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Margot's History and Symptoms

Hx: In the summer of 2015, Margot was 15 years old, with a history of intact social -emotional functioning and peer relationships, an A student in her high school, playing cello in the all-city orchestra, when she smoked MJ (for the first time) with friends on 5 occasions, 2 of them accompanied by a panic attack. Shortly afterward, she flew back to the East Coast to stay with her friend and family, and despite their past closeness, felt uncomfortable there. While out watching a movie with them, she had a large panic attack. On returning home M. experienced:

  • Distractibility: mind wandering while talking with friends, feeling disconnected from them, adrift, leading to social avoidance.
  • Intrusive, racing thoughts, though without other symptoms of mania
  • Anxiety - mainly social anxiety & fear, initially sometimes tiredness and depressed or sad mood, and occasional eye movement and R ear sensations.

By October, she recognized symptoms of depersonalization/derealization disorder. "When I think of past memories with friends and family," she wrote in her journal, "they seem like dreams." "Life is being stuck looking through my eyes, dreaming through my eyes, life is a nightmare that doesn't end. Multiple times in the last couple of days I've asked myself, 'was I really seeing that? Or is it imaginary?'… I don't know if my vision is distorted or if I'm hearing normally. It's like I'm always drugged." "Life isn't life anymore."

Over the 3 years since onset, Margot has continued to experience increasing social avoidance and continued racing thoughts, but reports no longer experiencing tiredness or happy, sad or depressed moods. Moods still seem to worsen at times, but only to an irritable, angry mood. She reports having no sense of self, or memories of how she used to be. She appears to sleep through the night, but reports her sleep is unrestorative.

Although the racing thoughts, anger and social avoidance have persisted, some new symptom clusters have appeared in the past year or so. She has developed misophonia, an intolerance of light and ambient sounds (like train horns in the distance, the beeping of the car's seatbelt warning). She has developed anorexia, and lost weight down to a BMI under 17. She has spent hours daily obsessively searching online into her illness.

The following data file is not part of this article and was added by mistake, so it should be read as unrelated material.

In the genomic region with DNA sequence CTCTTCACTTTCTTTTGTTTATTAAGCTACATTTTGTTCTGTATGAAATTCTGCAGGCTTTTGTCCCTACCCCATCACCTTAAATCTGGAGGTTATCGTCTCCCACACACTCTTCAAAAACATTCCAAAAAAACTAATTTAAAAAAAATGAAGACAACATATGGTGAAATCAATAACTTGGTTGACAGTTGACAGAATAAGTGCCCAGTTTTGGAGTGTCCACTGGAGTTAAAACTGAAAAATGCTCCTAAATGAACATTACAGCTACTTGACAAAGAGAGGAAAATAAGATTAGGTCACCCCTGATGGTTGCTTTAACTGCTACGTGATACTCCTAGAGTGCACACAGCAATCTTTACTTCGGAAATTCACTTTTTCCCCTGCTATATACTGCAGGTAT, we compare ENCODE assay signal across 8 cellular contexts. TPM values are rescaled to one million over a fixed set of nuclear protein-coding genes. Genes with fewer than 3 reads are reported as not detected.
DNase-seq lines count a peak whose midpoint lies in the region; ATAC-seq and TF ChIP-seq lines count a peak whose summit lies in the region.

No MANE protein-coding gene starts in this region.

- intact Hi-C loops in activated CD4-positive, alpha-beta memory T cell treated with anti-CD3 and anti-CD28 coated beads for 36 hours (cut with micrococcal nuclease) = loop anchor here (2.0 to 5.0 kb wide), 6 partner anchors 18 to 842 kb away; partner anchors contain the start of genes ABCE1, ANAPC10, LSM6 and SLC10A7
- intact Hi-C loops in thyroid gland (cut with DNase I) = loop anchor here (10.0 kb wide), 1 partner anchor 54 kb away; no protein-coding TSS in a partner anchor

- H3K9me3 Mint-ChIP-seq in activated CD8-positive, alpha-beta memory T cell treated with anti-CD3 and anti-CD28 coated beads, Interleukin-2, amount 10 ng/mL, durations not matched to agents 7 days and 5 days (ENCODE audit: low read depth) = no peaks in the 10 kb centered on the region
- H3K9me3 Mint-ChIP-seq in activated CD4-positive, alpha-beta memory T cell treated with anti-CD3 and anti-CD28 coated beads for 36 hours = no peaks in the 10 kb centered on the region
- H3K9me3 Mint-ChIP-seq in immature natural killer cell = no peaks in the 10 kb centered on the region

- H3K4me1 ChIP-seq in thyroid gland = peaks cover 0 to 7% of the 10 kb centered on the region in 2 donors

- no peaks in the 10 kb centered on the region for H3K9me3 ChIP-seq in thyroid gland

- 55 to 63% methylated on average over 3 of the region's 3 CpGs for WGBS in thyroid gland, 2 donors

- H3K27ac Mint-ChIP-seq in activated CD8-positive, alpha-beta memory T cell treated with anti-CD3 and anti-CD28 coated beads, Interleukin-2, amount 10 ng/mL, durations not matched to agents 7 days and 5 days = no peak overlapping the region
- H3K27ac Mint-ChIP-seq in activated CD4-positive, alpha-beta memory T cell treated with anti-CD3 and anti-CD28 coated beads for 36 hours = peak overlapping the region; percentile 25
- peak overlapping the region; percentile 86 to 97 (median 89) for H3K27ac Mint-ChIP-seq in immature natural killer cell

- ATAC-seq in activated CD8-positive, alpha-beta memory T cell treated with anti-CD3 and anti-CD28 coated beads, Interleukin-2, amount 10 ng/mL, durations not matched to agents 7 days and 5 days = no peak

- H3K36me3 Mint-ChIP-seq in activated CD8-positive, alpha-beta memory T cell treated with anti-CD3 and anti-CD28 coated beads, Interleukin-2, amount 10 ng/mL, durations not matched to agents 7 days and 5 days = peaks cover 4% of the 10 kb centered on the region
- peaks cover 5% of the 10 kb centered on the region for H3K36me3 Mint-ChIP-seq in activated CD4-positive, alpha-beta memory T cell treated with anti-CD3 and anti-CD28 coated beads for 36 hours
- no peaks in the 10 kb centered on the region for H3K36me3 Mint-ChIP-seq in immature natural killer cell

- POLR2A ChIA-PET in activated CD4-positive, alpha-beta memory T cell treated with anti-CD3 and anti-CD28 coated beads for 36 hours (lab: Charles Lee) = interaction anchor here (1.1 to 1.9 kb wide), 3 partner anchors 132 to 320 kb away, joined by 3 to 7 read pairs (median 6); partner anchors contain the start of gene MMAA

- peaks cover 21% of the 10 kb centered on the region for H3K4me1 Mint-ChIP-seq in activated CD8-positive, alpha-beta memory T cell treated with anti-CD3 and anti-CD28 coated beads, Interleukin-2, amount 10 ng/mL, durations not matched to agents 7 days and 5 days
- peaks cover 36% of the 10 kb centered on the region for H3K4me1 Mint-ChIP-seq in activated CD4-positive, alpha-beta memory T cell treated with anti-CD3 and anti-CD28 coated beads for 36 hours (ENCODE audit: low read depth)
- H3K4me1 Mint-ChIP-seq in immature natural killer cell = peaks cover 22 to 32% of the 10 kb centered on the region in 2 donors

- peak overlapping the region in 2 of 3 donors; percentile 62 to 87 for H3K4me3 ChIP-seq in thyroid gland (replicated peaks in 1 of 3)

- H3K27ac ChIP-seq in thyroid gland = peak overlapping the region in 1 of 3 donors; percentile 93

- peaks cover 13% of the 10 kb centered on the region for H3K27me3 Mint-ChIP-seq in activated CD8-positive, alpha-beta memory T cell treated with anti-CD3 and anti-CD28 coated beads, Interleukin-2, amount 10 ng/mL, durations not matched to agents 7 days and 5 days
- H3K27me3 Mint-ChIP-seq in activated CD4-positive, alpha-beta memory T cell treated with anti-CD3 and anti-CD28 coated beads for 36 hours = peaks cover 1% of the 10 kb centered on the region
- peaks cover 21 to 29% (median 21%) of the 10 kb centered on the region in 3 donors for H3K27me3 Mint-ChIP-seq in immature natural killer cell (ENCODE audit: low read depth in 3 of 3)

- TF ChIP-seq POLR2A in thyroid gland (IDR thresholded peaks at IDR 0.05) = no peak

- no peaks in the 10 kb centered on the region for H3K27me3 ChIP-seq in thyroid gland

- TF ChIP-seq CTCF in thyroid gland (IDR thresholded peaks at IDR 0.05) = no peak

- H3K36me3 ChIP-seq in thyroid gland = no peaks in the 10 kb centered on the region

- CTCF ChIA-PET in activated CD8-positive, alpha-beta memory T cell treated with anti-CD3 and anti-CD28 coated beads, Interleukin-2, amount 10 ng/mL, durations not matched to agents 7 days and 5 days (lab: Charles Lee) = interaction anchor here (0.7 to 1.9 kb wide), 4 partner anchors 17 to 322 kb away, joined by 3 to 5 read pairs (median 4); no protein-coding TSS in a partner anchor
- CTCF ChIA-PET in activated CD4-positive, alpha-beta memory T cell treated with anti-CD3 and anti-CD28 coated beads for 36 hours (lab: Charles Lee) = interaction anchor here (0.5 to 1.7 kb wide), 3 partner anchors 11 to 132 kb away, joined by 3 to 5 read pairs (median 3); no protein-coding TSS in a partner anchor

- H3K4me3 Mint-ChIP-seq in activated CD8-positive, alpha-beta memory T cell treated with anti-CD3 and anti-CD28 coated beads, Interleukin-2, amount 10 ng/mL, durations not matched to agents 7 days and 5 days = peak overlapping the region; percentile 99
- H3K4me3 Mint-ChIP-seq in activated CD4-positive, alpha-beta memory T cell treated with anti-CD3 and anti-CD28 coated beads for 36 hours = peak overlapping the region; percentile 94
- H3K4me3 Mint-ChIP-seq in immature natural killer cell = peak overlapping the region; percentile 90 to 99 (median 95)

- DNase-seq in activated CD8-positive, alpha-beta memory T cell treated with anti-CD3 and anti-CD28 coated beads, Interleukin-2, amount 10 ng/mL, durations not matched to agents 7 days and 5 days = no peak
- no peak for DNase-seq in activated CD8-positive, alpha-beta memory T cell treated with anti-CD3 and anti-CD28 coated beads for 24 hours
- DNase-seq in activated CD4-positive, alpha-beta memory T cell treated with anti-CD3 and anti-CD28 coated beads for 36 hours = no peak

She has had no auditory or visual hallucinations, no overt manic symptoms (other than reported racking thoughts and anger episodes) and an unremarkable sleep study, lab tests, and Lyme serology. She has seen several psychiatrists and has tried at least minimal doses of Zoloft, Lithium, Abilify, Tegretol, clonazepam, hydroxyzine, Latuda, a birth control pill, Luvox, Lamictal, Adderall (1 day), and Zyprexa, She received a course of ECT, without benefit.

She has seen numerous mainstream and holistic therapists, and has tried breathing exercises, an anxiety workbook, various teas, fish oil, theanine, nutritional counseling, individual psychotherapy, neurofeedback,

We are asking whether others with DP/DR may have experience Margot's symptoms, and 2) for those that have, has anything been helpful? Thank you!
 

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I'm sorry for your daughter ,im dealing with alot of memory issues and no sense of self with alot of other weird neuro symptoms ,it feels like there is a heavy dark cloud over my brain that doesn't allow me to look back into my past (not even recalling my yesterday ) it's an everyday struggle ,I understand her suffering and it's frustrating ,as a mother and a sufferer the best thing I can give you is advice and it's not to give up and keep searching ,this is a nightmare ,I wish you good luck and God bless